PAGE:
Overall my experience with the UTLA Strike was amazing and was worth it, regardless of what others questioned about me. I have been asked “Why do you care if you’re graduating soon?” “Why don’t you just stay home and relax?” and “Don’t you think you’re taking this too seriously? It’s not that big.”

I strike with my teachers because they strike for me. I knew they were not going to be paid that month, I saw how tired they were outside the school, in the heavy rain, on the picket line every morning, every day when they had to walk to fast-food restaurants to use the restroom, seeing them worry how and where they were going to eat.

The teachers and staff still continued to worry and take care the students that strike with them outside of the campus even though they were not asked to. I lost track of how many times they asked me if I was OK because of the rain, if I was hungry or tired, they reminded me to take a break even though they were the ones that deserved to take a break.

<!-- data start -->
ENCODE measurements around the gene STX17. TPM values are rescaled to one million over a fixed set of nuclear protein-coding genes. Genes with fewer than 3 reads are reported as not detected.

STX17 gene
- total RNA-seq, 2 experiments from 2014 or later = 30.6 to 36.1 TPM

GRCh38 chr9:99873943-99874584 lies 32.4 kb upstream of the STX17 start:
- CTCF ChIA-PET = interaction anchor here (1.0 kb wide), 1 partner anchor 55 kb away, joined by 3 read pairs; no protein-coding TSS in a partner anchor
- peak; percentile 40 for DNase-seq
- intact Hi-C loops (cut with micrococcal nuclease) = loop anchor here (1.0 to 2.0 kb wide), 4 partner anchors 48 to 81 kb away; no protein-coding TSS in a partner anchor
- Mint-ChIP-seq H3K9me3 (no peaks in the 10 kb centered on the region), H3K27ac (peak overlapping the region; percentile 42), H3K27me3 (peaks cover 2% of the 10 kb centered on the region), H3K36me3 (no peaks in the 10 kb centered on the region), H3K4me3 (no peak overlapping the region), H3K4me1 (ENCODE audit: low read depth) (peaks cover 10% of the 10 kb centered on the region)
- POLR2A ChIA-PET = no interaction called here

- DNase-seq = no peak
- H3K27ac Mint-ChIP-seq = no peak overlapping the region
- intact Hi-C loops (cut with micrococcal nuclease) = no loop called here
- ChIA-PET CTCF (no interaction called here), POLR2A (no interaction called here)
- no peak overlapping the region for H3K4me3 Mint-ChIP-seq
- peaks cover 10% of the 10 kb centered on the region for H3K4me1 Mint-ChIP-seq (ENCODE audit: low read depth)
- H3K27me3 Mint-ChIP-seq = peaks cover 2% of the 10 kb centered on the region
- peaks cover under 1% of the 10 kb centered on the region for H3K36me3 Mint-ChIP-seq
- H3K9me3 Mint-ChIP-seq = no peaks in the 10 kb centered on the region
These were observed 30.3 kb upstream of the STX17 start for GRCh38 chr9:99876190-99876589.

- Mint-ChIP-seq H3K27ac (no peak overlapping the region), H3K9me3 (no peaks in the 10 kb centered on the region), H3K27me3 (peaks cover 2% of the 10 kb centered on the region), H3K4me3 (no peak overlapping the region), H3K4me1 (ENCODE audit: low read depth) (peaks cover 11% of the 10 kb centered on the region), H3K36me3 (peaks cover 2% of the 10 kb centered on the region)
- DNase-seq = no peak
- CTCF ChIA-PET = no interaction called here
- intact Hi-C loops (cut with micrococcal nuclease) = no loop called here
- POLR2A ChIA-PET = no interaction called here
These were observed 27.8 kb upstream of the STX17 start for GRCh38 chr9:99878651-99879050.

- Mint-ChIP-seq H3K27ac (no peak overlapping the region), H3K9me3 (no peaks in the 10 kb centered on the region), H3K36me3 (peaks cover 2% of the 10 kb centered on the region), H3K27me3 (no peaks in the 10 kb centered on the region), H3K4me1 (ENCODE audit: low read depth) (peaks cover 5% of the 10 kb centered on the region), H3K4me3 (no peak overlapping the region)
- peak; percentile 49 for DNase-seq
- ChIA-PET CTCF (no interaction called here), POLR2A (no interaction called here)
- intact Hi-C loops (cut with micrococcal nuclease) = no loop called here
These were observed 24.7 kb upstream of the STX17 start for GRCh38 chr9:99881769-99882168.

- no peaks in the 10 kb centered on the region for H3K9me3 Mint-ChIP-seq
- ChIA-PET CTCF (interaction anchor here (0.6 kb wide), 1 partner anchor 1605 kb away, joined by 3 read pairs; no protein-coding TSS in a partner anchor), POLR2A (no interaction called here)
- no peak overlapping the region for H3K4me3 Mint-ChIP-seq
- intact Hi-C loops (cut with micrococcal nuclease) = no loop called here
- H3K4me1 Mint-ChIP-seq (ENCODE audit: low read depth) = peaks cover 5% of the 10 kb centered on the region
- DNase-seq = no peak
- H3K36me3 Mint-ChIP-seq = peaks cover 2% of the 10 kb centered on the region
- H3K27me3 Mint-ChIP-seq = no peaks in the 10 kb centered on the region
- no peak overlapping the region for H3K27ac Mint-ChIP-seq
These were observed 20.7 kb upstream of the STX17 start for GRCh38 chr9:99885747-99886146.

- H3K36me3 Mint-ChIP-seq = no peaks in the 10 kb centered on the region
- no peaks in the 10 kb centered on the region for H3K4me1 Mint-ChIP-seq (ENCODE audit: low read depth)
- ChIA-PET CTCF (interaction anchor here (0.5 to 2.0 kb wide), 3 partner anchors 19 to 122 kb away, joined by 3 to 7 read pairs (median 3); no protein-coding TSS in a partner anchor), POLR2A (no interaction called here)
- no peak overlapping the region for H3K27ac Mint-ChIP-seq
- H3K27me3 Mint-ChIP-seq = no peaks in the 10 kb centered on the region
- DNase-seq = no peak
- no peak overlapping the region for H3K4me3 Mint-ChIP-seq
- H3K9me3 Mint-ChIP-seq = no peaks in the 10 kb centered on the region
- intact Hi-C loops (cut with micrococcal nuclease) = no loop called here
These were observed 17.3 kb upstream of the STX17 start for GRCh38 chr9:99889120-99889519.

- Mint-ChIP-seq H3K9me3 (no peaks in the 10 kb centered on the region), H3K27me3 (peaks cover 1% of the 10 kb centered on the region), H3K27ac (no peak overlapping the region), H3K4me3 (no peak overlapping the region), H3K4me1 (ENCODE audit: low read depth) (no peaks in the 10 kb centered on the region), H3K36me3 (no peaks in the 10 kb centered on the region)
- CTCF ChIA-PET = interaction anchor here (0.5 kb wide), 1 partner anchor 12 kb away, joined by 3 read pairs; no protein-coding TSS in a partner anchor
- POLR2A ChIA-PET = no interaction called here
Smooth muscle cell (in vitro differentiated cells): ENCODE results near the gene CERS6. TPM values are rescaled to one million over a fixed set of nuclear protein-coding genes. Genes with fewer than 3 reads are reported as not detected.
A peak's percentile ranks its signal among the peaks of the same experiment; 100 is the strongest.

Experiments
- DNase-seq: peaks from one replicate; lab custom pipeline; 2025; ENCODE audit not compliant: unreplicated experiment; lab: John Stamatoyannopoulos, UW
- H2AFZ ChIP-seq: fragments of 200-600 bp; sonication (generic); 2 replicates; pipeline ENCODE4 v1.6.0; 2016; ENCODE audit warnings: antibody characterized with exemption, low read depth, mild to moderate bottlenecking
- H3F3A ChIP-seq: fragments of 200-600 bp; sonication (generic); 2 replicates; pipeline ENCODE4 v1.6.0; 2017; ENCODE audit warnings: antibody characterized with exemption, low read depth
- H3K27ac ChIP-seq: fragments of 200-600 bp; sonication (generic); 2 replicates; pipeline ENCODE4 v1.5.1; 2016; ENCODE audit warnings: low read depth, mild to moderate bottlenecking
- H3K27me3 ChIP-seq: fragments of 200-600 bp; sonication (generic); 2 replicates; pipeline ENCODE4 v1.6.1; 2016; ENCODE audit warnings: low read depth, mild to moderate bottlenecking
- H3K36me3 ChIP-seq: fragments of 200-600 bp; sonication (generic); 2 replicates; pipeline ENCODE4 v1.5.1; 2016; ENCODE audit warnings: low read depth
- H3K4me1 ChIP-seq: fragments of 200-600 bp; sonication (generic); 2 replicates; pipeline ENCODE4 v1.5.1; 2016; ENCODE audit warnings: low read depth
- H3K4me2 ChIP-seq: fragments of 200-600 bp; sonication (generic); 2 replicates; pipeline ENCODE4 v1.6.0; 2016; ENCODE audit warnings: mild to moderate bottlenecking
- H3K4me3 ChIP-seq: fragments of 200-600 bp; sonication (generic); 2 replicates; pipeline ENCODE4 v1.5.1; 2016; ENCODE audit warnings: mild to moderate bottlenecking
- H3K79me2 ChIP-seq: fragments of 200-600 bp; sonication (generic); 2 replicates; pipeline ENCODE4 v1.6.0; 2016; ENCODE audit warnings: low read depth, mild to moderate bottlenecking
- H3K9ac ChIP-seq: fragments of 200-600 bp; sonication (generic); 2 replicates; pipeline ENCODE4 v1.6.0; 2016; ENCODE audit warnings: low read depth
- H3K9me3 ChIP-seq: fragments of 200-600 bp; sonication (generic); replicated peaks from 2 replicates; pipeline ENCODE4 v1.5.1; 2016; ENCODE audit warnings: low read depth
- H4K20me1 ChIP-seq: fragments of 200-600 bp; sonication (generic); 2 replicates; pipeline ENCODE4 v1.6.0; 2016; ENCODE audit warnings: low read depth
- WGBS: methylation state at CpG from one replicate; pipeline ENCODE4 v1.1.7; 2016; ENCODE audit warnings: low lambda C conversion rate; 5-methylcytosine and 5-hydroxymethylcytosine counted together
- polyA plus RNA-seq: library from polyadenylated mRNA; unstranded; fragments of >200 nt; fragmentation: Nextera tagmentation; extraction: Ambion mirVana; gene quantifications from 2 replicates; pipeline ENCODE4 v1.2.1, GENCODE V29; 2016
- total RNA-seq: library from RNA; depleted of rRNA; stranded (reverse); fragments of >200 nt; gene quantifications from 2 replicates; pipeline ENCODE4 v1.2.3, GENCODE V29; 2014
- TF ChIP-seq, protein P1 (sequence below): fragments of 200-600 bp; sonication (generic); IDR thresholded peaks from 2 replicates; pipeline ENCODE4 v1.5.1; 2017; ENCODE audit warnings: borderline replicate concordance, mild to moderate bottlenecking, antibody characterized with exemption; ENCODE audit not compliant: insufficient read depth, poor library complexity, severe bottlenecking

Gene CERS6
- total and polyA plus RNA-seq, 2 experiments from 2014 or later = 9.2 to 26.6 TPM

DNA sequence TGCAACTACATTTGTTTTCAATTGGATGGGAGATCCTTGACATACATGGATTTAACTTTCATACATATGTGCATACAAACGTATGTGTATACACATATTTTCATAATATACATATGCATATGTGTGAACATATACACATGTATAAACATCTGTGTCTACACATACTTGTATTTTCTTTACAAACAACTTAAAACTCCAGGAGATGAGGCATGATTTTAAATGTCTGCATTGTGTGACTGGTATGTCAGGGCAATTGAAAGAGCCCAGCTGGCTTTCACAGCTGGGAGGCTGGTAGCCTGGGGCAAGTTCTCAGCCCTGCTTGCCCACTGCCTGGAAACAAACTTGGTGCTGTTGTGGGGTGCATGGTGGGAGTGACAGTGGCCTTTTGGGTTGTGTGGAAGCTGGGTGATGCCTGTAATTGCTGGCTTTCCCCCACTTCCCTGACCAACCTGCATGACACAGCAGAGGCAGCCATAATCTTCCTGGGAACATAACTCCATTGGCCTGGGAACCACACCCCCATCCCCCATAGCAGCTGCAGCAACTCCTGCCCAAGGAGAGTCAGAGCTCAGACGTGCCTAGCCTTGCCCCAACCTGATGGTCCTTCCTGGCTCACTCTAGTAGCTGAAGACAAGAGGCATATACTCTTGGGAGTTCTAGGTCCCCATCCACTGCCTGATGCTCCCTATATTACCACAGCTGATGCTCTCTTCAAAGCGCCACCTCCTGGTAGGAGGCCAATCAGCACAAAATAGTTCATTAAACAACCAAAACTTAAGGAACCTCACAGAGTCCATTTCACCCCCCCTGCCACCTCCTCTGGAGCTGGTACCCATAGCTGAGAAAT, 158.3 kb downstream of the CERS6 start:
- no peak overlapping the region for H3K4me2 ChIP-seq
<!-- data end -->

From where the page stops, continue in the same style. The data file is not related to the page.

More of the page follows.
They continued to welcome me back every day I arrived to join them, and thank me every time they saw me, they continued to tell me how happy and grateful it was to see students join them. Witnessing the hard work everyone has done, continue to encourage and remind me why I had to strike with them. To show them even if it’s one student out there with them, we care for them, we love and appreciate them for all the things they have done for us.

I want to say thank you so much to my schools nurse, librarian, counselors, teachers, and everyone that was out there everyday, outside on that picket line, because you taught and showed me, what we can do when we come together to fight for what’s right. What unity and solidarity can bring to our community. Thank you to every staff and community member that supported and participated during the UTLA strike.

 My experience with the LAUSD Strike
Ms. J, who helped lead MAHS throughout the strike. (Photo by Melissa Diaz)